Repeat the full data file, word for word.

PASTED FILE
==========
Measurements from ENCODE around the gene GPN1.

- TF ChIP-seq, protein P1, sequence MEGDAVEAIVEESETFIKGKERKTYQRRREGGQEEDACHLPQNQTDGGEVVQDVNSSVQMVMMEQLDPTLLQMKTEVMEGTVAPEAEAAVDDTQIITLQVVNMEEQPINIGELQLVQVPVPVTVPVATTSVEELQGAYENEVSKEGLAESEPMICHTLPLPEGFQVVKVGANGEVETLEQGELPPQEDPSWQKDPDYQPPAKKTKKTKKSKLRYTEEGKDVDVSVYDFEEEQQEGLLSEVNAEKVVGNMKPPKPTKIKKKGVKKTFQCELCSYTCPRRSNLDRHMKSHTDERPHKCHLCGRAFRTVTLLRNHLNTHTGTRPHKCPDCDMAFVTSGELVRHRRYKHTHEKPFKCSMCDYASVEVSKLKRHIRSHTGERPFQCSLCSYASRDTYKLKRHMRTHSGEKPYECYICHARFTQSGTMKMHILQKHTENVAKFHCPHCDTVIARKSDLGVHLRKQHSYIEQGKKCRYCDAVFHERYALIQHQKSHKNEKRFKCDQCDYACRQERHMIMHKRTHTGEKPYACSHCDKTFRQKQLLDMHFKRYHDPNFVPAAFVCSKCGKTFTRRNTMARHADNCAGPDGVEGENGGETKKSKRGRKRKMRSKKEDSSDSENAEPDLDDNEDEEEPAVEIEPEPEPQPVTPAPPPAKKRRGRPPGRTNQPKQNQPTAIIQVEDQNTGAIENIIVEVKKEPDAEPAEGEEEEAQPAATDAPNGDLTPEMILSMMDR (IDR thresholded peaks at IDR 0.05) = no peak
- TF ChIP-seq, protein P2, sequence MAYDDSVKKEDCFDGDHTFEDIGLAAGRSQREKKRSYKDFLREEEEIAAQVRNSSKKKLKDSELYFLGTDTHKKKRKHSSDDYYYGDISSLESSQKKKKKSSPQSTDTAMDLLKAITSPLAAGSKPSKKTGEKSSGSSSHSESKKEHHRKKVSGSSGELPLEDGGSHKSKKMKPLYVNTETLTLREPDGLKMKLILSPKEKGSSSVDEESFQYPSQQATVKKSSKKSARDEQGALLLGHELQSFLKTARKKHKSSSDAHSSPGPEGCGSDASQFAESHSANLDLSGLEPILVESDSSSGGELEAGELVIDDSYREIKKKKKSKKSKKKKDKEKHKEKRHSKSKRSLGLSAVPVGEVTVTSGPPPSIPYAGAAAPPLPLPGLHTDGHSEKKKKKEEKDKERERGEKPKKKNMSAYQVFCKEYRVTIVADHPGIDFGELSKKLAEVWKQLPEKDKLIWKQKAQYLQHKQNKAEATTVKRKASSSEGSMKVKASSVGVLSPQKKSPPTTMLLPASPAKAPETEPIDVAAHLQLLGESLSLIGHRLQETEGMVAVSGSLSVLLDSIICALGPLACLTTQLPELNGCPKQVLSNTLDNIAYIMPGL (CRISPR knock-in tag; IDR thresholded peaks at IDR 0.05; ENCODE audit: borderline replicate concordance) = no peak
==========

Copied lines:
Measurements from ENCODE around the gene GPN1.

- TF ChIP-seq, protein P1, sequence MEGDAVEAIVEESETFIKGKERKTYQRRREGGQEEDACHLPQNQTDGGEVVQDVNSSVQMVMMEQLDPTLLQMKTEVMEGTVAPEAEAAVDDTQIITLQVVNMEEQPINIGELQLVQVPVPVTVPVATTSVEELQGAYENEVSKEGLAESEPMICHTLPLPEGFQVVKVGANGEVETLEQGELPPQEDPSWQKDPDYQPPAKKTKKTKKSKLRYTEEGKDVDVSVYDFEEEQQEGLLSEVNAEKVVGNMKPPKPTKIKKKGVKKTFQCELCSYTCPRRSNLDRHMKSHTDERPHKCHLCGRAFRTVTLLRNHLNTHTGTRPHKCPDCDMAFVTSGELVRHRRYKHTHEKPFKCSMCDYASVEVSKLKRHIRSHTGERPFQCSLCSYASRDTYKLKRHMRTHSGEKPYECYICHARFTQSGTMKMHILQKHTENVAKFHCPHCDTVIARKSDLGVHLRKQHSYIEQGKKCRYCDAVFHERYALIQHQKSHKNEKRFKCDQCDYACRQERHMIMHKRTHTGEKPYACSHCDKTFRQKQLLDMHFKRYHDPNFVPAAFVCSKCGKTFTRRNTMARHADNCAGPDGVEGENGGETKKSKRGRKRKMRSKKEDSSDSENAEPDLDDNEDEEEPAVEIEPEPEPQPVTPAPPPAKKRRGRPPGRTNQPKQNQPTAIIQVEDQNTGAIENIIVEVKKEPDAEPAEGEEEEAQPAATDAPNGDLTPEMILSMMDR (IDR thresholded peaks at IDR 0.05) = no peak
- TF ChIP-seq, protein P2, sequence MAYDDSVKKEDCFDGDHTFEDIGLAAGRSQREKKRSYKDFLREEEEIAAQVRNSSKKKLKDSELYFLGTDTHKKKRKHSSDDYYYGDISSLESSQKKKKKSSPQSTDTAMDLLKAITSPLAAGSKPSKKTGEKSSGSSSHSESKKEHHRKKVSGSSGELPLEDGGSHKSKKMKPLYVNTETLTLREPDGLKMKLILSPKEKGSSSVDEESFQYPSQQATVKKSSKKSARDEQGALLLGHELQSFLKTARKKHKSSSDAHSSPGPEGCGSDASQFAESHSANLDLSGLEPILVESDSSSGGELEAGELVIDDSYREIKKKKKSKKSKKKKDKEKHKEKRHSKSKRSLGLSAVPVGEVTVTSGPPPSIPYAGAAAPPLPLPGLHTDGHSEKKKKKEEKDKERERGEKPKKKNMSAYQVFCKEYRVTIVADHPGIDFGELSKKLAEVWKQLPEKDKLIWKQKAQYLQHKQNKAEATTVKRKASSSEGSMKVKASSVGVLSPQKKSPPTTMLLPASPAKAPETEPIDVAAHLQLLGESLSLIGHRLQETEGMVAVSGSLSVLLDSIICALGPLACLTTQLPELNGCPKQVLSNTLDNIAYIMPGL (CRISPR knock-in tag; IDR thresholded peaks at IDR 0.05; ENCODE audit: borderline replicate concordance) = no peak